Competitive arena shooters are very popular right now. While the genre never really faded away, its popularity has ebbed and flowed in recent years, but the thrill of the multiplayer deathmatch found new life as esports began to explode in popularity. Now, 1047 Games is ready to throw their hat in the ring with Splitgate: Arena Warfare, a modern competitive shooter with its roots in classics from years and console generations past.
The Splitgate team loudly describes this game as “Halo meets Portal,” and it turns out that’s a very accurate description. There are no loadouts, perks, or progression systems; everyone’s on an even footing, and it’s all skill-based. Movement and gunplay feel very much like classic shooters of yore – think Halo 2 – but portals add an entirely new dimension of strategy. You can manage both portals independently, and you can manipulate where they are placed to avoid a firefight you know you’ll lose, or to sneak up on unsuspecting enemies. While familiarizing yourself with the mechanic takes some time, the portals do substantially change how you approach moving around the map, and players who know how they work can make games look really fancy.
Portals aside, this is a very traditional-feeling FPS. This is not Black Ops 4 or Titanfall 2; Splitgate is explicitly inspired by the feel of classic shooters, chief among them Halo 2 and Halo 3. Movement and aiming closely mimic those old titles, sometimes going to insane degrees to do so; in pursuit of providing better controller support. the development team painstakingly measured the timing of basic movements like turning in Halo 2, and they used those timings to inform how movement functions in Splitgate. It’s not entirely a throwback, though; some modern mechanics like sprinting and a jetpack are along for the ride. Sprinting is not overwhelmingly fast, and it was included by the developers to encourage moving through portals with additional speed. Similarly, jetpacks do not provide much vertical lift, certainly not enough to move between floors of a map; the developers believe that the jetpack is primarily meant to help you save yourself from falling off the map.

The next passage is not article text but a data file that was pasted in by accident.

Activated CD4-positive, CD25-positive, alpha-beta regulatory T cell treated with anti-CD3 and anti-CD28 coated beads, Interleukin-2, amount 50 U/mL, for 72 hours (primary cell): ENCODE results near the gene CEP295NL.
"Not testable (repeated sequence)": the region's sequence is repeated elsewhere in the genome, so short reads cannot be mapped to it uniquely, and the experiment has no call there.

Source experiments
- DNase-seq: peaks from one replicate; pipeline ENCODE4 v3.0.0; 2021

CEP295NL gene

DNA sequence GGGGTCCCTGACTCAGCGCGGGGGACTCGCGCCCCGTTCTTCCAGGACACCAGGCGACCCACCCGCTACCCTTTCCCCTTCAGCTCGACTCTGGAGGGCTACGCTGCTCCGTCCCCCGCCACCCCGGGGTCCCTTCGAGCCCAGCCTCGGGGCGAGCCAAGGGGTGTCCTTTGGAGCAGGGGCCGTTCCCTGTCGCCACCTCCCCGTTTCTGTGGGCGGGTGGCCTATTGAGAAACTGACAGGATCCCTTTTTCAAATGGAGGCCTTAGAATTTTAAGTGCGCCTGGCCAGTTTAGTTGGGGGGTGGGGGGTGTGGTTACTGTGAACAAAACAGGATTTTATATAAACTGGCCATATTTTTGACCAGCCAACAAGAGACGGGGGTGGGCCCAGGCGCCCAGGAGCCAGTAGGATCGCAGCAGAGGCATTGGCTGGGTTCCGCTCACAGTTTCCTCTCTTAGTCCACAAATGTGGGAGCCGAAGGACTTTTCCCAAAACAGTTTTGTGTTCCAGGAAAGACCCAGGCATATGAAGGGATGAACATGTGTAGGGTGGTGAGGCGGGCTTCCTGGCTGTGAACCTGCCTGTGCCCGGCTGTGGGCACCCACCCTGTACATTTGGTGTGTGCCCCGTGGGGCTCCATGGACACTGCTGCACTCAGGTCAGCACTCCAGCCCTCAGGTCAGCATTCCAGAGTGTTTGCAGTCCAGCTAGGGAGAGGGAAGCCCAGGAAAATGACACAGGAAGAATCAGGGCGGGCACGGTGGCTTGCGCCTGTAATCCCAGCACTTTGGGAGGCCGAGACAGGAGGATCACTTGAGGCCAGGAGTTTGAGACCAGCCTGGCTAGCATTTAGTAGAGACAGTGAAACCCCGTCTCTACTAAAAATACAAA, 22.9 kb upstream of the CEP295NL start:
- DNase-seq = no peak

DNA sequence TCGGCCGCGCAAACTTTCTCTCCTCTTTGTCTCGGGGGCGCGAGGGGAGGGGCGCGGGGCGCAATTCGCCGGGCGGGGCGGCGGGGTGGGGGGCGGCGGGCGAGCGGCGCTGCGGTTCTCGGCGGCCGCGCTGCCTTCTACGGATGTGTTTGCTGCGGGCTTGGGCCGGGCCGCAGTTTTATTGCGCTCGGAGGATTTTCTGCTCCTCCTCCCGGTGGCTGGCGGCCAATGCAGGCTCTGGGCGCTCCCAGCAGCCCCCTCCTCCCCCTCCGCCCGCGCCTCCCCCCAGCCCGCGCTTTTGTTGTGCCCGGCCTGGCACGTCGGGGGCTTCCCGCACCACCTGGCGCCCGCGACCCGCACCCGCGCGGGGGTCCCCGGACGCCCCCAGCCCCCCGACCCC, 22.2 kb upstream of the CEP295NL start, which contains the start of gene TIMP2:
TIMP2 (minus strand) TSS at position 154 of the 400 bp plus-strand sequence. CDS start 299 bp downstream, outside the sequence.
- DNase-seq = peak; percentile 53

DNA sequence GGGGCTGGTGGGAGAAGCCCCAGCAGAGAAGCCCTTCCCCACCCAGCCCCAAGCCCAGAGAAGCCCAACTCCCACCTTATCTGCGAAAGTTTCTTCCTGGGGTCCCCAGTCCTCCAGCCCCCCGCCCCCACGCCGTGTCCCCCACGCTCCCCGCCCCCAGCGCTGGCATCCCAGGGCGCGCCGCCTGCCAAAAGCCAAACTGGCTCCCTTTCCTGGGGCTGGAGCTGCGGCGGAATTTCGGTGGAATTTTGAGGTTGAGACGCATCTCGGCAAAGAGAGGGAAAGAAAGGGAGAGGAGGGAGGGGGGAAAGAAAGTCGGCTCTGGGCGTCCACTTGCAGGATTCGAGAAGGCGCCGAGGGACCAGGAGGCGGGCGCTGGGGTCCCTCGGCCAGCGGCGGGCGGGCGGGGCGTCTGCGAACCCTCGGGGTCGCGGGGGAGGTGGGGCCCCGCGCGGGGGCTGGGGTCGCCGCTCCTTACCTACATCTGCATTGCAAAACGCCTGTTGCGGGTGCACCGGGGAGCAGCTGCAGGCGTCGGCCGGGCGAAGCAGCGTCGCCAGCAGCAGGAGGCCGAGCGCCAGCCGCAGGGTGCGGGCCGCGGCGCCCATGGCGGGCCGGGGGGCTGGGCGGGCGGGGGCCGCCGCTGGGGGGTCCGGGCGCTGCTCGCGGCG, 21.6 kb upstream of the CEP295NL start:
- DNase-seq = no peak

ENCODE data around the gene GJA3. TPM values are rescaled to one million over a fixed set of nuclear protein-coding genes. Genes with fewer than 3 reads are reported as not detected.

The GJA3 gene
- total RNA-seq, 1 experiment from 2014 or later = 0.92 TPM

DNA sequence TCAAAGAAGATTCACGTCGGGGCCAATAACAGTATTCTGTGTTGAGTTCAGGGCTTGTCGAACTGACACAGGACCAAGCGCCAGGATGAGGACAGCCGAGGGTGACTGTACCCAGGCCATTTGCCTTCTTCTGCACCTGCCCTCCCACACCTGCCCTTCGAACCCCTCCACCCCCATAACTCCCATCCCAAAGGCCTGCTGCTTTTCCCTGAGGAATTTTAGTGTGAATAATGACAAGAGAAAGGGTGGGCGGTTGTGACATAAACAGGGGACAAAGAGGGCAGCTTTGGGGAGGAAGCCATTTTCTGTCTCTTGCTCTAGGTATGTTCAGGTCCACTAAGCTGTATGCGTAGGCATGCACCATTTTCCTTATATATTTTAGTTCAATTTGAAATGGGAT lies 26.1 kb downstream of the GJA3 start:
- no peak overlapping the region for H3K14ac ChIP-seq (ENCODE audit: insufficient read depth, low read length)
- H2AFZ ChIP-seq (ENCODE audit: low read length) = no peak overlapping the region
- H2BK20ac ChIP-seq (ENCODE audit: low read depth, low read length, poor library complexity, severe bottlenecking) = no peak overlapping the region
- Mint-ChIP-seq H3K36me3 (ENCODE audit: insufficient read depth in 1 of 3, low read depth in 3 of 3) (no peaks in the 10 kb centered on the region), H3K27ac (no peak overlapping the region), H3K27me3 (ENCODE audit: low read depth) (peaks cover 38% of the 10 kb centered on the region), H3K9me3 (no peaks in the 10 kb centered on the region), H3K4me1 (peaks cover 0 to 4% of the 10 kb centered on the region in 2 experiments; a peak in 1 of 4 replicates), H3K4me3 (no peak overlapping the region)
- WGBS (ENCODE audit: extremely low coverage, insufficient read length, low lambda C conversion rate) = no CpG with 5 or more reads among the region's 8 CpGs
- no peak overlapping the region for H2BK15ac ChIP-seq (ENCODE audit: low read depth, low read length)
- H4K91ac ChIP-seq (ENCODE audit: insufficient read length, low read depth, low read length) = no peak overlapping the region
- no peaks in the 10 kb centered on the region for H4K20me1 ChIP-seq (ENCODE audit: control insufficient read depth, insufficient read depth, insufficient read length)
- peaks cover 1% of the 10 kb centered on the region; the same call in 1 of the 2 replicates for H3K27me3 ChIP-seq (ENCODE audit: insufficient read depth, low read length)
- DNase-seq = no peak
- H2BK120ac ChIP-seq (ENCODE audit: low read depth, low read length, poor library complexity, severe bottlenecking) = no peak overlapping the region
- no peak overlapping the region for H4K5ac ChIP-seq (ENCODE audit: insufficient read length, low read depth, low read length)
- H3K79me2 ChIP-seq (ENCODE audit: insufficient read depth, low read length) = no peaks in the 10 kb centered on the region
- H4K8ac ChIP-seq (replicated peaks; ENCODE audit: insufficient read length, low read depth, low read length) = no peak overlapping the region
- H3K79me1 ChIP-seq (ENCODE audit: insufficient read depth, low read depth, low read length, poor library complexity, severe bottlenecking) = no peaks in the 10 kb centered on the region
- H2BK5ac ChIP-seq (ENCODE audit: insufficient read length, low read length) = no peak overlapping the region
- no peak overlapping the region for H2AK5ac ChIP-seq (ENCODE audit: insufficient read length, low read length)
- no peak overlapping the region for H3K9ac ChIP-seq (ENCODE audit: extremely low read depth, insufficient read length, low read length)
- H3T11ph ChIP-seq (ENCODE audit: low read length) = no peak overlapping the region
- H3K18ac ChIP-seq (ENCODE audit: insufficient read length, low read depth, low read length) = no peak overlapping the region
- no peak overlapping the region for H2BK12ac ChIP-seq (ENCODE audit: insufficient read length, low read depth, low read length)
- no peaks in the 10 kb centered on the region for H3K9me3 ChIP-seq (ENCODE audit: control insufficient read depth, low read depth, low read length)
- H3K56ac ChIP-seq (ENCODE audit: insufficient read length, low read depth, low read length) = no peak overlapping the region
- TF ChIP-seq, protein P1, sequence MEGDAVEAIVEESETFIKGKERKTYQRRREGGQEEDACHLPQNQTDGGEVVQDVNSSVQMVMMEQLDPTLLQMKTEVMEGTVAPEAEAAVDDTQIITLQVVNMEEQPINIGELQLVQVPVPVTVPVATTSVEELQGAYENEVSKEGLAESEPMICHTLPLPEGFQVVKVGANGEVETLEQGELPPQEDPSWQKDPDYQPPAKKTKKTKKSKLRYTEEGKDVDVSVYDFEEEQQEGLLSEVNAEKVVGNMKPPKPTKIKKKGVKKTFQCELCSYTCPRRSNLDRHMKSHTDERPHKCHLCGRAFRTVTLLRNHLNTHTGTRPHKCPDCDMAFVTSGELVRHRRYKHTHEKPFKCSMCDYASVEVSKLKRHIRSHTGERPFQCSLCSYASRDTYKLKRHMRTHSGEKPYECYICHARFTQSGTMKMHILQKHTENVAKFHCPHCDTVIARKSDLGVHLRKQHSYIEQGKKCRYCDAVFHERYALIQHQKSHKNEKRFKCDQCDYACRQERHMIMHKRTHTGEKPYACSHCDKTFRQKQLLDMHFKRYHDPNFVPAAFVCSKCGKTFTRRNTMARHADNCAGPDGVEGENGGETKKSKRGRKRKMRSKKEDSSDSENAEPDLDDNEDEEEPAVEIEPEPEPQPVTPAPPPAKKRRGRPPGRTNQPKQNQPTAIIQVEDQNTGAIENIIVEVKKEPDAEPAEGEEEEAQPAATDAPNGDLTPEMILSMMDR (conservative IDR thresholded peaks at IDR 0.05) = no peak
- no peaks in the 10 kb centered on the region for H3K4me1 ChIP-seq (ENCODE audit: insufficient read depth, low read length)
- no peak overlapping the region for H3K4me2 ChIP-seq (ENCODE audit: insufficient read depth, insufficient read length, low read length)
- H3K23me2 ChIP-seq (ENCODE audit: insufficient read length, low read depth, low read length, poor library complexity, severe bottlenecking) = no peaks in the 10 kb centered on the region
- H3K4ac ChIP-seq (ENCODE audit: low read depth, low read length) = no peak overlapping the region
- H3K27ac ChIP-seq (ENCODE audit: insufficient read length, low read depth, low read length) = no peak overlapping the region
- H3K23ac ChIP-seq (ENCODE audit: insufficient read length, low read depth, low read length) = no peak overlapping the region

So how does all of this work in practice? Splitgate has polished its core mechanics nicely; aiming and movement feel precise and nuanced. Different gun types are obviously present – assault rifles, pistols, shotguns, battle rifles – and fire reasonably satisfyingly. Sadly, the pistol is not incrediblely overpowered, so players hoping for the return of the insane Halo 1 magnum are out of luck. Unfortunately, the booth next to 1047 Games was blasting some very loud music, so I can’t speak to how the game sounds, but the visuals are appropriate for a game like this – detailed enough to look modern, but not so much as to become distracting during gameplay. Ultimately, the mechanics are refined enough for Splitgate to feel like a legitimate contender in the crowded space of competitive shooters; what remains to be seen is if the game can carve out its own identity and gain traction amongst the esports crowd.
Splitgate launches on PC later this year; console support is planned.